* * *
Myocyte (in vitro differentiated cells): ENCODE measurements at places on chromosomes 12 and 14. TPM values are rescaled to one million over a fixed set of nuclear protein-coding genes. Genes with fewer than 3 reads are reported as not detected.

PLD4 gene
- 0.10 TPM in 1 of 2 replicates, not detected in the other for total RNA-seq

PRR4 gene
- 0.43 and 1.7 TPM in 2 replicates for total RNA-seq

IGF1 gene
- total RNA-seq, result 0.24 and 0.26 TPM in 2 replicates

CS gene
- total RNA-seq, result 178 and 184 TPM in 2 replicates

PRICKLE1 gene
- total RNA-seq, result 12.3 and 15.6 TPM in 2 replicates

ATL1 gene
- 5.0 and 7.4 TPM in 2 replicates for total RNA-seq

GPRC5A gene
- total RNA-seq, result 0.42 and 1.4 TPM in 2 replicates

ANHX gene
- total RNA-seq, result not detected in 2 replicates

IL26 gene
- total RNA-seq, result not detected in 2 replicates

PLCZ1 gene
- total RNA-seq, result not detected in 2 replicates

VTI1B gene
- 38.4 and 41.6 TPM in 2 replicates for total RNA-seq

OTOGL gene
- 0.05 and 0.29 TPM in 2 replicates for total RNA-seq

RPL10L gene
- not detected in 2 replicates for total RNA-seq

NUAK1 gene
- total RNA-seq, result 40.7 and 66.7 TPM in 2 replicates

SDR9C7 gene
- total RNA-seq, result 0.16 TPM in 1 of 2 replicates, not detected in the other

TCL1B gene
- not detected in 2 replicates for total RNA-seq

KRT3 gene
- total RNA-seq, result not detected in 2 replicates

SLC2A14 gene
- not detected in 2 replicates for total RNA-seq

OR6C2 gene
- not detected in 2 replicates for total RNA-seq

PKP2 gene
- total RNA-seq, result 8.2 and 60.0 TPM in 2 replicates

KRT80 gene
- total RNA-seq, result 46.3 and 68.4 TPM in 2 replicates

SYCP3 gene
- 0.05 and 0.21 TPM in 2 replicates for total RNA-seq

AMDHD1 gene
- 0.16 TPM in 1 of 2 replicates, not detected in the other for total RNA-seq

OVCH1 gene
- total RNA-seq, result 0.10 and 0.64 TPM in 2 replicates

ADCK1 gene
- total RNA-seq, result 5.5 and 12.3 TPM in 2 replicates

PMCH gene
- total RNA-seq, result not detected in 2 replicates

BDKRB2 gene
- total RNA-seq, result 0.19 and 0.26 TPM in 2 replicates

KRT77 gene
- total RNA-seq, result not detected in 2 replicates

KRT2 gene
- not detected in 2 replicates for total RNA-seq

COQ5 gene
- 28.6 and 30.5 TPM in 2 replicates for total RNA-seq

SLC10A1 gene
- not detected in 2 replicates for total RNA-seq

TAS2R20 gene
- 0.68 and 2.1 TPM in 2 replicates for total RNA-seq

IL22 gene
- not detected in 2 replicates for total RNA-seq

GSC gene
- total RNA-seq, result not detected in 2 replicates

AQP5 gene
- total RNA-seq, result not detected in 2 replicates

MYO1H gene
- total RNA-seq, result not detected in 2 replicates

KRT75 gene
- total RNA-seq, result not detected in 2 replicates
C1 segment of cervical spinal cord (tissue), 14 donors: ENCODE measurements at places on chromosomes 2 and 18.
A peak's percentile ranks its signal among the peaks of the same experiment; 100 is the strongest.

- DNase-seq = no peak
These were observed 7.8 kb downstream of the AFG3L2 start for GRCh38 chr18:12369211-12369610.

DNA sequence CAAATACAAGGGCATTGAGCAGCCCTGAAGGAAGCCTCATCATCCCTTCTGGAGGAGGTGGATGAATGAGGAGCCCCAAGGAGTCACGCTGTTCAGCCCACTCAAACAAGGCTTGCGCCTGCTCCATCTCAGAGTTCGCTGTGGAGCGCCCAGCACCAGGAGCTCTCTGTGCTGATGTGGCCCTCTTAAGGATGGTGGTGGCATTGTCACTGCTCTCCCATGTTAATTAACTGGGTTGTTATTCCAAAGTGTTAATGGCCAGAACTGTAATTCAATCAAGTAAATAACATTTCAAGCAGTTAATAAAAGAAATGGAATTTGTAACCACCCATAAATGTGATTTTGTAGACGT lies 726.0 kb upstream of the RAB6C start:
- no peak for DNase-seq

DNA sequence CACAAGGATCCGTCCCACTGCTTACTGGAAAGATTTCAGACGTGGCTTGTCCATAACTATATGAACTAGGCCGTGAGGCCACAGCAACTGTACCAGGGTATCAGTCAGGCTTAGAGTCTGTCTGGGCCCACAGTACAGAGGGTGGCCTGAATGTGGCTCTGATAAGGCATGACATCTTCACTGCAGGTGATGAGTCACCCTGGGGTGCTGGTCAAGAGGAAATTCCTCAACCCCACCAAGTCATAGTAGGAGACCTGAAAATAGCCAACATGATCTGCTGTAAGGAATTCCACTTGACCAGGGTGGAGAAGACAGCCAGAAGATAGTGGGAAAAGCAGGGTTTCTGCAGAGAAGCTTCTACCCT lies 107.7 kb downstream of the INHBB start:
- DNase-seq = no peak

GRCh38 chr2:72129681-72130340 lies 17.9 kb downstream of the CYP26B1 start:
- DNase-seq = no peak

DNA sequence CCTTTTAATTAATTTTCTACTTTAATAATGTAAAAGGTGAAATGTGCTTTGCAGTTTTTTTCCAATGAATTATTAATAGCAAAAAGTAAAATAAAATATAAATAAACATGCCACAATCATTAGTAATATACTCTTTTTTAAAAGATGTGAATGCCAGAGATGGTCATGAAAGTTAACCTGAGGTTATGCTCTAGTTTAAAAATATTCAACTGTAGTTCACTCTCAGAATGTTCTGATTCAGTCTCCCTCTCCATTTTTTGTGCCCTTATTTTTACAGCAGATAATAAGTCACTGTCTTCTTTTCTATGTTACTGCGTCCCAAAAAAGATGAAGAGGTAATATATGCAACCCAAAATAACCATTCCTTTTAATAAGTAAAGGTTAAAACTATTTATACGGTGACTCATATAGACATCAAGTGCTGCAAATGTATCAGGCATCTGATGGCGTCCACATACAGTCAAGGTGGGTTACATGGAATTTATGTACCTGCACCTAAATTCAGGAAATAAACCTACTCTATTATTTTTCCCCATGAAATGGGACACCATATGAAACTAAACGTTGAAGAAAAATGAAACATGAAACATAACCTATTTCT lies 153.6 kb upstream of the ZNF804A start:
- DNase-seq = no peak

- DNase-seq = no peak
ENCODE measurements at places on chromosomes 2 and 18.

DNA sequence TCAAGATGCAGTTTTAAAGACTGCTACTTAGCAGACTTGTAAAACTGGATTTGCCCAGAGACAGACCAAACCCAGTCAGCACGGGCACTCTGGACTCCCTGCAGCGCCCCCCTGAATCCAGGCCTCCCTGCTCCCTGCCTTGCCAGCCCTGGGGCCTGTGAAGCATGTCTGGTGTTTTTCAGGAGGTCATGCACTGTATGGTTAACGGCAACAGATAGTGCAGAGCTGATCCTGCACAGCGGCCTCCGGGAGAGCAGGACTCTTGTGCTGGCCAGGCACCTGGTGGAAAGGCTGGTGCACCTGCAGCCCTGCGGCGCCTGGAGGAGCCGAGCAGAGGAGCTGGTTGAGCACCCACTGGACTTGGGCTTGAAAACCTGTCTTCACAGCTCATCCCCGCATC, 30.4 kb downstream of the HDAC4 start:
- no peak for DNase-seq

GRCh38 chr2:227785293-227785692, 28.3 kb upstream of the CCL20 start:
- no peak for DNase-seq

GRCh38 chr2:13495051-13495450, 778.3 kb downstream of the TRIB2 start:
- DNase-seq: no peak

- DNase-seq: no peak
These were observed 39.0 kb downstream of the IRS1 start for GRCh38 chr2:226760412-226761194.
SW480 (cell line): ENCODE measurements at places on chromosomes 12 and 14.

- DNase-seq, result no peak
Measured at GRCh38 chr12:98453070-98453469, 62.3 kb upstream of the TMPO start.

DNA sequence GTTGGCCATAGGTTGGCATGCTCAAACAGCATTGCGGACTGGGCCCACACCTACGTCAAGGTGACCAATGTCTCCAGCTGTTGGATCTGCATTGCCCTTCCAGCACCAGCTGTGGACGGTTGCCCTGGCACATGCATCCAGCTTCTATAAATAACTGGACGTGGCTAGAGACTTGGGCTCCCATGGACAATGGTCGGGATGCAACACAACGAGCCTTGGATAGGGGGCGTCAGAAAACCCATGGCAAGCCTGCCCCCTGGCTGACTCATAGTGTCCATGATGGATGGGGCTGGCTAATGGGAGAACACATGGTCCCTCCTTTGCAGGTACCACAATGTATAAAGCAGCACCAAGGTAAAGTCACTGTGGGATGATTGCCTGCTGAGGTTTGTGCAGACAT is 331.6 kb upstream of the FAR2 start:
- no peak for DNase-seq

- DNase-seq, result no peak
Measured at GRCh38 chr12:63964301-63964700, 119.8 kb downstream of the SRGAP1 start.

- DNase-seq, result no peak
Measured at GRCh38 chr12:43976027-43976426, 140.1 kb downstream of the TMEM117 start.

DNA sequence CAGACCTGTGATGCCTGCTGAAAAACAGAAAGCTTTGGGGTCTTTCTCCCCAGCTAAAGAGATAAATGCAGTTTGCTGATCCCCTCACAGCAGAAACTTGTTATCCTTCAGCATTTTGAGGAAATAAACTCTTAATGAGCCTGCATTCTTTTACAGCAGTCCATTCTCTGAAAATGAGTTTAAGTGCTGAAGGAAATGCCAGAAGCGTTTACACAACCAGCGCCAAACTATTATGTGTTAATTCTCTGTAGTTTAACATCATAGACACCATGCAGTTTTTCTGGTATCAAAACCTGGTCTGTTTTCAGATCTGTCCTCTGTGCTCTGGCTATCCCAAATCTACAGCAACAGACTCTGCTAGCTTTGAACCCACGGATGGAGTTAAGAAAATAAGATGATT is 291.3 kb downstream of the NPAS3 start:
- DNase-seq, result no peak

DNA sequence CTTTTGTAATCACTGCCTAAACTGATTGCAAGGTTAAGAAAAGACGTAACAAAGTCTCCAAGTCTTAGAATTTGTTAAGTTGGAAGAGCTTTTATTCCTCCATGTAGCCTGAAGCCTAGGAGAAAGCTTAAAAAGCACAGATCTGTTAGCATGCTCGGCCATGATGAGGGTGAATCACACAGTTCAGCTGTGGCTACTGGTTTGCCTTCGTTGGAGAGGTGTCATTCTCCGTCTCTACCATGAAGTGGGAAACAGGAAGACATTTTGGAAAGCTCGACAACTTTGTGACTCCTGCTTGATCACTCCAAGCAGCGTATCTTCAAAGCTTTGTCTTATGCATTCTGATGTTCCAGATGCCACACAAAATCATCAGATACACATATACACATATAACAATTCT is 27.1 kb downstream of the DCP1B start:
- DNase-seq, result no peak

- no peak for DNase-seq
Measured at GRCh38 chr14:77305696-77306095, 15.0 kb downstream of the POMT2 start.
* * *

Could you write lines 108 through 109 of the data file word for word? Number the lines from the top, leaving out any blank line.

- DNase-seq, result no peak

DNA sequence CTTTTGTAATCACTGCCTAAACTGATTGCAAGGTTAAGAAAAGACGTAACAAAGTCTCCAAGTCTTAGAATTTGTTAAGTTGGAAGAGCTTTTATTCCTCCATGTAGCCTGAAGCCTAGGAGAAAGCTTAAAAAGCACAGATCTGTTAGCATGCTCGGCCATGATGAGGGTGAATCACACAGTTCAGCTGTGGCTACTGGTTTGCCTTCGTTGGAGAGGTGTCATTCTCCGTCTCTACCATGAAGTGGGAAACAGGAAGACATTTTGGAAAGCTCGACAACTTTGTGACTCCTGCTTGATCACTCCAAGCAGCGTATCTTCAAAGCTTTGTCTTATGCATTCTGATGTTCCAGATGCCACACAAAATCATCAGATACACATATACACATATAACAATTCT is 27.1 kb downstream of the DCP1B start: